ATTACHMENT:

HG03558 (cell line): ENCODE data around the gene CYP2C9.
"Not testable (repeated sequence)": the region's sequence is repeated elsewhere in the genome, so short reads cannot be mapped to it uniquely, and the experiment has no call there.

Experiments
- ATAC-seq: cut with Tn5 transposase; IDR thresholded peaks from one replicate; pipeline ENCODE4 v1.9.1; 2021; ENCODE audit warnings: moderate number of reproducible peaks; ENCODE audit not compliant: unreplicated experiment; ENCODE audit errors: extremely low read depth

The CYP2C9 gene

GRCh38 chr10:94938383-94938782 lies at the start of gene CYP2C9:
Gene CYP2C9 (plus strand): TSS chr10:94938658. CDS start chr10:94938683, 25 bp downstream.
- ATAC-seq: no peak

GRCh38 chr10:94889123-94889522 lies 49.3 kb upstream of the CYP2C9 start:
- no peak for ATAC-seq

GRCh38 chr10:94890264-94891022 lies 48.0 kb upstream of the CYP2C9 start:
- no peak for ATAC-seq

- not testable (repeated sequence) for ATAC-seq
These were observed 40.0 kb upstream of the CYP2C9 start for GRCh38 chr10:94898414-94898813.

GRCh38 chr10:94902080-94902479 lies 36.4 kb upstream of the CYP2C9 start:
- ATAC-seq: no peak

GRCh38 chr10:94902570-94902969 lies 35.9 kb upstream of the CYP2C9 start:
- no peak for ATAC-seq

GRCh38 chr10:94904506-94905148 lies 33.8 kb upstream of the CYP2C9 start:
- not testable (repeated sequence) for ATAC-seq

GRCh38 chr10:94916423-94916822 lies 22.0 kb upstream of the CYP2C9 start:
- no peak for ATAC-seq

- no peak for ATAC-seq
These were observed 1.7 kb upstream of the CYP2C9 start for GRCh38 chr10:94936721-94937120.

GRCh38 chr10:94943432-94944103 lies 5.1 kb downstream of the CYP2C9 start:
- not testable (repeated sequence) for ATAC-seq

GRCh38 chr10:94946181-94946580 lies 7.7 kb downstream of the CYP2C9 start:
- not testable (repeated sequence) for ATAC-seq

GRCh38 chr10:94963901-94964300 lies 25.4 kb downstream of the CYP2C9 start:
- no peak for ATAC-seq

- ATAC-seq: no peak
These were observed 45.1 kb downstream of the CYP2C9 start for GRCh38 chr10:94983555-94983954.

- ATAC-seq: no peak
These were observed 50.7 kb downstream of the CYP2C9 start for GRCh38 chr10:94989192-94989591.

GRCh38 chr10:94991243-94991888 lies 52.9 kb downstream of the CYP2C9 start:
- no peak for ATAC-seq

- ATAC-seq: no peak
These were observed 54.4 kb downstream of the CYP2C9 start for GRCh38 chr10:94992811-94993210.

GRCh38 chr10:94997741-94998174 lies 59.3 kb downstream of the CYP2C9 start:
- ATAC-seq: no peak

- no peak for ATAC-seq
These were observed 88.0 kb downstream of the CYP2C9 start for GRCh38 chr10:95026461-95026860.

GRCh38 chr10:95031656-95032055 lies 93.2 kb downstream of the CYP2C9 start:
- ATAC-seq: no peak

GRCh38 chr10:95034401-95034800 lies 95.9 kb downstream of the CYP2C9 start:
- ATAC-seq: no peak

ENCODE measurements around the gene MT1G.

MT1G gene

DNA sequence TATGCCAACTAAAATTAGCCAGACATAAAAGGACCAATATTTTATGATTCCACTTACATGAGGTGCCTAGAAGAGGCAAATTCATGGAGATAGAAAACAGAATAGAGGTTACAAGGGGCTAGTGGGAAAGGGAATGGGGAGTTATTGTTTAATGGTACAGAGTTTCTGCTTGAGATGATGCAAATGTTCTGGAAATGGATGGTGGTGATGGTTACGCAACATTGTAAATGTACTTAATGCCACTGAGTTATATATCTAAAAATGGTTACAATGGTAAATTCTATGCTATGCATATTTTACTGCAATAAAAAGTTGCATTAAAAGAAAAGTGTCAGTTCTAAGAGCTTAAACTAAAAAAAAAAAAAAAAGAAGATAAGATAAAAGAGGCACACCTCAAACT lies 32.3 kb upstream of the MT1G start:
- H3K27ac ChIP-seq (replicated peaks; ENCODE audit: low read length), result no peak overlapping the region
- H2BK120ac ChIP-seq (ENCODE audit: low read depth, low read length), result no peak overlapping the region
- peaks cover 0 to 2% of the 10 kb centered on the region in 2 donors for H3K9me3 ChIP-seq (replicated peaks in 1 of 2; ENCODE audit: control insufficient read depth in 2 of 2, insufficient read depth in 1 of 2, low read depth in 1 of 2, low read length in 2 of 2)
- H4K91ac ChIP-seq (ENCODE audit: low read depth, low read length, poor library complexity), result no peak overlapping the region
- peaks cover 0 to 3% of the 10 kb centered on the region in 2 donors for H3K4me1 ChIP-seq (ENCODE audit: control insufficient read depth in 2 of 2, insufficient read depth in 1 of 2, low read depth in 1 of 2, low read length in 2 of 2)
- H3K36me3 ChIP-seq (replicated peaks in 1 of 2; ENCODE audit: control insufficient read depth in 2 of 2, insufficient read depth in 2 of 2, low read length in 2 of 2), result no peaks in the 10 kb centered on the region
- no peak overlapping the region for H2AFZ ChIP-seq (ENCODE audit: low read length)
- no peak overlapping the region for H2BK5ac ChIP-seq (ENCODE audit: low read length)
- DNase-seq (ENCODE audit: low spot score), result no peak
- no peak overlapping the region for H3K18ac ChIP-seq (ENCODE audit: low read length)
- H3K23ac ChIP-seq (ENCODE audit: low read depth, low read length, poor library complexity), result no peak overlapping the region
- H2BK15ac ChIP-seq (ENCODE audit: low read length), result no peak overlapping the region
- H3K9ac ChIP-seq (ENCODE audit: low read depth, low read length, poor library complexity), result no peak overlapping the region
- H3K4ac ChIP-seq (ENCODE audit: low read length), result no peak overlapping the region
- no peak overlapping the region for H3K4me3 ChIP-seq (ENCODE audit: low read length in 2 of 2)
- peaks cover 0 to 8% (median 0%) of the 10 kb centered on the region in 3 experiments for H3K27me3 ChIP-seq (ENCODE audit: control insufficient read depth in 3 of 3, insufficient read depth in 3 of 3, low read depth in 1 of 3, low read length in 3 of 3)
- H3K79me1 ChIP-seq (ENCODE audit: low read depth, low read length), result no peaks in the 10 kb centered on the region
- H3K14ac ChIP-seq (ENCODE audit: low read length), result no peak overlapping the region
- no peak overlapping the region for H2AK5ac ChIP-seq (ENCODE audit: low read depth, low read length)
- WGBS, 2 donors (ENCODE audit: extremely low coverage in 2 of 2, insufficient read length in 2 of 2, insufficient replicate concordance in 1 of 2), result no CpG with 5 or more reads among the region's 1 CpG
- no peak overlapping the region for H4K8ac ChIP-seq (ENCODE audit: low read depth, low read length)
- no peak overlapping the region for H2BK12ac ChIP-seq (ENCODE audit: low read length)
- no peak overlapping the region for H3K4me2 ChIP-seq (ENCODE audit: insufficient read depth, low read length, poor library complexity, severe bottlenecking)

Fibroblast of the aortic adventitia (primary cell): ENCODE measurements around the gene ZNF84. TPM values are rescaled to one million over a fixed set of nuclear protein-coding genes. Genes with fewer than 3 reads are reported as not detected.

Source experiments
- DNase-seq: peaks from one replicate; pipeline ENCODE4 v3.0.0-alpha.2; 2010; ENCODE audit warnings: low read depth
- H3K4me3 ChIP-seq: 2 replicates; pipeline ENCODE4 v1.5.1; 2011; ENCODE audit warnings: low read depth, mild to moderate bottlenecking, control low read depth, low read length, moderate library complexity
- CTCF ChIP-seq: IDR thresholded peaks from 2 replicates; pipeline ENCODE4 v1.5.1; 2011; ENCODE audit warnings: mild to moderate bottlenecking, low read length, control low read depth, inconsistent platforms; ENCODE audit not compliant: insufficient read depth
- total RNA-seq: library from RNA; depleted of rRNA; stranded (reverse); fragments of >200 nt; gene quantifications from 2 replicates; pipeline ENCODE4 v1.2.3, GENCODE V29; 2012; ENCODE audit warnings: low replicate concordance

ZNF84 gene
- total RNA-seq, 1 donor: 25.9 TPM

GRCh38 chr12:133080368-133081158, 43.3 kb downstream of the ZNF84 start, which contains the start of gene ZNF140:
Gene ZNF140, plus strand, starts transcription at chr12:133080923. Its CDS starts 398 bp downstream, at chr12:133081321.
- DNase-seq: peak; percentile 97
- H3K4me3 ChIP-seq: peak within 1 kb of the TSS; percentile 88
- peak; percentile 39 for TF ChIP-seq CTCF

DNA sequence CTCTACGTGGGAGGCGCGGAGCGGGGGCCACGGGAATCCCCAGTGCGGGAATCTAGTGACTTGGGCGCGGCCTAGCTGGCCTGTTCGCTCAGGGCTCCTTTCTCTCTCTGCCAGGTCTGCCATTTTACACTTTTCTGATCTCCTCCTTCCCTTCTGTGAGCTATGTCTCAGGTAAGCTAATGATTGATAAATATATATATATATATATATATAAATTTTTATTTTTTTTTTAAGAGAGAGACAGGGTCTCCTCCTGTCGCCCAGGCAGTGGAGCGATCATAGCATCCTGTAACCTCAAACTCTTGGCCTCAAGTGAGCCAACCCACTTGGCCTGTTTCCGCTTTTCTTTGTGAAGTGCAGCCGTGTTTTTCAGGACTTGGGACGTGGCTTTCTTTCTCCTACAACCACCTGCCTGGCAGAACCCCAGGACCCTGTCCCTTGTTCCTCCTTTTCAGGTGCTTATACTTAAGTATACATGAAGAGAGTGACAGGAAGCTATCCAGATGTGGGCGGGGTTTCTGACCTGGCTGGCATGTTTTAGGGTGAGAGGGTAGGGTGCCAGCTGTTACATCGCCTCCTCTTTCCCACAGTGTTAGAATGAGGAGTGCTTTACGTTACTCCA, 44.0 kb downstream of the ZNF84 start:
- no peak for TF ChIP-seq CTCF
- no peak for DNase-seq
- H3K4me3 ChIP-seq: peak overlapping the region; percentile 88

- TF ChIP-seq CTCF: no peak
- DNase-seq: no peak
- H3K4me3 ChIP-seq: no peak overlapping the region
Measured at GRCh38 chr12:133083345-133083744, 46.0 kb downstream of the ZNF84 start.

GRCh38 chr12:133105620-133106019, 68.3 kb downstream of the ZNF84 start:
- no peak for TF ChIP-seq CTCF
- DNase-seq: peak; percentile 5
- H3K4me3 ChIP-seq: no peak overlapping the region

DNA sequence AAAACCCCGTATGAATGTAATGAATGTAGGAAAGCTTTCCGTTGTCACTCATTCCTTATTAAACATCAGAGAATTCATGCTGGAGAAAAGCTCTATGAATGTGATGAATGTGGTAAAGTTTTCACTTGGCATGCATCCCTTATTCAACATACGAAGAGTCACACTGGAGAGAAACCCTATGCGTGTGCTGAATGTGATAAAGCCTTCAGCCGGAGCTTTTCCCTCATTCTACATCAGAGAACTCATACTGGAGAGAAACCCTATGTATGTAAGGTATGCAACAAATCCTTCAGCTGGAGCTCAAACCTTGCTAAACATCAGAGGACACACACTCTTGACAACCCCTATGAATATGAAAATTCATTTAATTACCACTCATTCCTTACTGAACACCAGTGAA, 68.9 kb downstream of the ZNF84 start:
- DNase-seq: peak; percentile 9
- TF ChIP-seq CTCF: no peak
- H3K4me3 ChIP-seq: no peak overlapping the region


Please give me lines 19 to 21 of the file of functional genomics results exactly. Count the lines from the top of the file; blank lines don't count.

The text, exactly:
GRCh38 chr10:94904506-94905148 lies 33.8 kb upstream of the CYP2C9 start:
- not testable (repeated sequence) for ATAC-seq

GRCh38 chr10:94916423-94916822 lies 22.0 kb upstream of the CYP2C9 start: